Only as we leave do I realise that the language of the Cooks is a version of Maori, and accounts for the close association between
and these islands which
was re-inforced when they became a protectorate of NZ early in the 20th
century. New Zealand
|A close link between the Cooks and New Zealand|
All Cook Islanders have automatic NZ citizenship and most of the businesses in the islands are run by Kiwis. Even the currency is mostly NZ, though there are some curiously-shaped coins (including a triangular $2 piece) peculiar to the Cooks.Another south Pacific oddity is the proliferation of churches – especially the evangelistic strains.
Every other building on the island seems to be a place of worship.The LMS certainly started something when they first reached this fertile territory in the early 19th century.
It is raining unseasonally as we touch down in Rarotonga but we elect nevertheless to hire a rusty open-topped Daihatsu (which in Kiwi style we christen the ‘Silver Shitter’) to drive round the island during our 20 hour transit, into which Allie fits her obligatory swim whilst I sit on the sand with a Hawaiian beer.
Later we ran into the
aged hippie lady who encouraged us to go to
an island dancing competition in Avarua later in the evening. San
When we reached the venue, however, the lady with the lei on the door said the start would be delayed because not all the teams had arrived. 45 minutes later we were still waiting and so decided to cut-and-run to get some sleep before our 0300 wake-up for the flight to Tahiti via
. A night of wild
weather and I wonder if our flight might be delayed. Auckland
ALLIE: DAY 66: Friday, 20th of April
Return to Rarotonga, a scenic drive around the island and fare-well to the Cooks
|on our way back to Roratonga|
We try again to board the Saab 340 to fly back to Rarotonga and this time we are on the list! Great. Land exactly after 40min but in drizzle. What sort of a Polynesian weather is this?
It had rained heavily all during the night in Aitutaki and now here as well? Anyway, we hire a little jeep (it’s silver and so we name it the ‘silver shitter’ just as Andy Nicholson had named his old car!).
But it does it’s job and we drive back to our previous hotel, the Paradise Inn.
After searching town for more efficient internet cafes (which indeed there are) we do a drive around tour of the island. It’s only 30 km round-trip and even with stopping at churches, beaches (a quick but wonderful dip), a little waterfall, a coffee and the airport for Phil to take pictures it only takes us 2 hours.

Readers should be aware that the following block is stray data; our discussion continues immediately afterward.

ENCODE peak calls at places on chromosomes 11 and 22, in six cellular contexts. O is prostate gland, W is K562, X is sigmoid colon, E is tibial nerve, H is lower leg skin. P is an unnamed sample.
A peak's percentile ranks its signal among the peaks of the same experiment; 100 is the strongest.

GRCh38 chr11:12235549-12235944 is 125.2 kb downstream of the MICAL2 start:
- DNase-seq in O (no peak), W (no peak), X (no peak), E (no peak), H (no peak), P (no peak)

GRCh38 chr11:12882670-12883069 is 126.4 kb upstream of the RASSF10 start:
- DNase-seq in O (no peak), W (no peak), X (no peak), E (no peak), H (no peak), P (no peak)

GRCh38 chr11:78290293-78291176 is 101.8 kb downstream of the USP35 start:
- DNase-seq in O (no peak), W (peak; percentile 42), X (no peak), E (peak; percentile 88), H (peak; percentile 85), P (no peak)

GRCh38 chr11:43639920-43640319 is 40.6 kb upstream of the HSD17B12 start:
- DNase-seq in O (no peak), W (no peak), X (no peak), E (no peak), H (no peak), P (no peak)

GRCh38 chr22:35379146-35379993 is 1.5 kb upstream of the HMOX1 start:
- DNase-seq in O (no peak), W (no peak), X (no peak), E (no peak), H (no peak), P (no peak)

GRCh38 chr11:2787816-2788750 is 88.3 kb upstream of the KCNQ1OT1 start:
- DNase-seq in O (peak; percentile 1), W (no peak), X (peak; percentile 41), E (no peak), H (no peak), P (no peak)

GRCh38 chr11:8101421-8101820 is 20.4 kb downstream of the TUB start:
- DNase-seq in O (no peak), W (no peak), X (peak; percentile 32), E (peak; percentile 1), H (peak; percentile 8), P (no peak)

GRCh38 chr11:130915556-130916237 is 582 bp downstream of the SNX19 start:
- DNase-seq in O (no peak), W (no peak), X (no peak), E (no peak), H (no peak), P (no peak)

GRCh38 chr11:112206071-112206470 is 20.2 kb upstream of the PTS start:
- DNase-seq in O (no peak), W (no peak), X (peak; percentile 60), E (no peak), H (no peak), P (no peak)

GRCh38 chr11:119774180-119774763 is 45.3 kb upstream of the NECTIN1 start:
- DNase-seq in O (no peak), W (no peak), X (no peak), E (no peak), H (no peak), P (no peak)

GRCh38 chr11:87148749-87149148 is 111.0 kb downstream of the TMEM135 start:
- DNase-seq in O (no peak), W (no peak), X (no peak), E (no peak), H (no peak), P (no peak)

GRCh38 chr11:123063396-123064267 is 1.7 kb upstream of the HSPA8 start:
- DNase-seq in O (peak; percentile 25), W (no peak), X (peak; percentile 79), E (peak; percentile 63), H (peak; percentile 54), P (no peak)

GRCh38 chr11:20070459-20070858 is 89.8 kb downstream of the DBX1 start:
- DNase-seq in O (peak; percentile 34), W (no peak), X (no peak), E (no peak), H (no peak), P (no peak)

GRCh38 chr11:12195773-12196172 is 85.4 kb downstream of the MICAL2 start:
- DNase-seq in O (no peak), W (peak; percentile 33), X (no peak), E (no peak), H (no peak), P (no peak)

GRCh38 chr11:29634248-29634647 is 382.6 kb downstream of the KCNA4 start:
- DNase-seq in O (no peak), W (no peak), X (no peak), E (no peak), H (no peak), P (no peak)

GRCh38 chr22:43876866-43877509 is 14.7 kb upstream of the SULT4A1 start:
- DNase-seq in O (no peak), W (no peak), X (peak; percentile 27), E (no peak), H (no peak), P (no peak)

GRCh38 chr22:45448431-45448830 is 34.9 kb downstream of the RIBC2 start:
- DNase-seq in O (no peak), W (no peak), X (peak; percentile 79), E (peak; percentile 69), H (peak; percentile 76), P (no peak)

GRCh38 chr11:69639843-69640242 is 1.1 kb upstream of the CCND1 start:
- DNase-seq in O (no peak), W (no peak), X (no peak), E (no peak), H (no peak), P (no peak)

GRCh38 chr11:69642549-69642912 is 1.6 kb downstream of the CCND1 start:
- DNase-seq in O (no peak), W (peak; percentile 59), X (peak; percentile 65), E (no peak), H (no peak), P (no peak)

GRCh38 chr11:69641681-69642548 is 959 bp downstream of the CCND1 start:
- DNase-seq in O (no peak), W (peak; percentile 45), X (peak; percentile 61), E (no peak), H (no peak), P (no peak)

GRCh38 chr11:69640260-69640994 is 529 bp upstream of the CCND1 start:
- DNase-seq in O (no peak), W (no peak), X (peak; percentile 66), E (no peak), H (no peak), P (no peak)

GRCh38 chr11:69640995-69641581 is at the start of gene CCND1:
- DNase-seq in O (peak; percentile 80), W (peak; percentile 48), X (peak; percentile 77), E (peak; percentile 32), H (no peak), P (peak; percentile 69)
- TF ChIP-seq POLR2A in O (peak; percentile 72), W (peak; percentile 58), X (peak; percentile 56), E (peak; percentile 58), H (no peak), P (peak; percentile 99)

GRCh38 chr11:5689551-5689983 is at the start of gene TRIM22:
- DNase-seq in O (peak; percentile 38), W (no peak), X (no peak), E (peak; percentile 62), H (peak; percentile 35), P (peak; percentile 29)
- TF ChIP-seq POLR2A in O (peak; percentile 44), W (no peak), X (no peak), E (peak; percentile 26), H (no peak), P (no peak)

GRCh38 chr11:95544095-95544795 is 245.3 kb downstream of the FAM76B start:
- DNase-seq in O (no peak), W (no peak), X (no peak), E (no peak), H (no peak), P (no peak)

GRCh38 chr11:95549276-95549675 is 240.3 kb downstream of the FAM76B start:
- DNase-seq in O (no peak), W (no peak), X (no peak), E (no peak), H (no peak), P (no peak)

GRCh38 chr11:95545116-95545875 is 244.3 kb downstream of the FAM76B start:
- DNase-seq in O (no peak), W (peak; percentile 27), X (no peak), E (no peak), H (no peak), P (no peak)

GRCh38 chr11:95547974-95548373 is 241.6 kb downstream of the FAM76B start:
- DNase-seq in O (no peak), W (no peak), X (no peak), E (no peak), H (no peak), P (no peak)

It’s incredible how many churches there are. There must be at least 30 churches of all denominations on this little tiny island.
There are the seven-day Adventist, the church of the latter day saints, the evangelistic churches, the Catholics and God knows who else. People really seem to be very religious. As I enter a shop to buy some drinks a local walks in and greets the shopkeeper with “Hallelujah, Praise the Lord, Amen!”.
Some of the churches date back the 19th century. They have thick white stone walls and are surrounded by large cemeteries. Actually the whole island and every household is full with graves. There are some really interesting ones with hand-painted decorations, heart-shaped and full with plastic flowers (a bit of a strange thing in a tropical country, but maybe the real flowers don’t keep long enough here).
A huge cruise ship has docked at Avarua harbour and the little town is flooded with fat Americans. “Darling, do you think we have enough time to look into this souvenir shop? I’d love to have some of those gorgeous black pearls, aren’t they wonderful, love?”
I escape by walking along the back lanes of the town finding the memorial stone of the first missionary preaching the gospel here (dating 1848) and a cinema starring ‘Casino Royal’ (James Bond),’ The Invincibles’ (about American football) and a kid’s movie called ‘The Invisibles’. That’s it.
Back to our room and the patio to work on some more writing and watching the hideous cruise ship leaving. Later on we are back to ‘our’ pub, the Traders Jack. It’s heaving with expats starting their night out at the bar. We hear that next door at the dolphin’s club there is the final dancing competition of the senior dancers of Rarotonga. We are very tempted to cut our night short and watch, but then the dances haven’t yet turned up even though the show is already 40minutes late and we decide to hit our pillows. It’s a very early start tomorrow.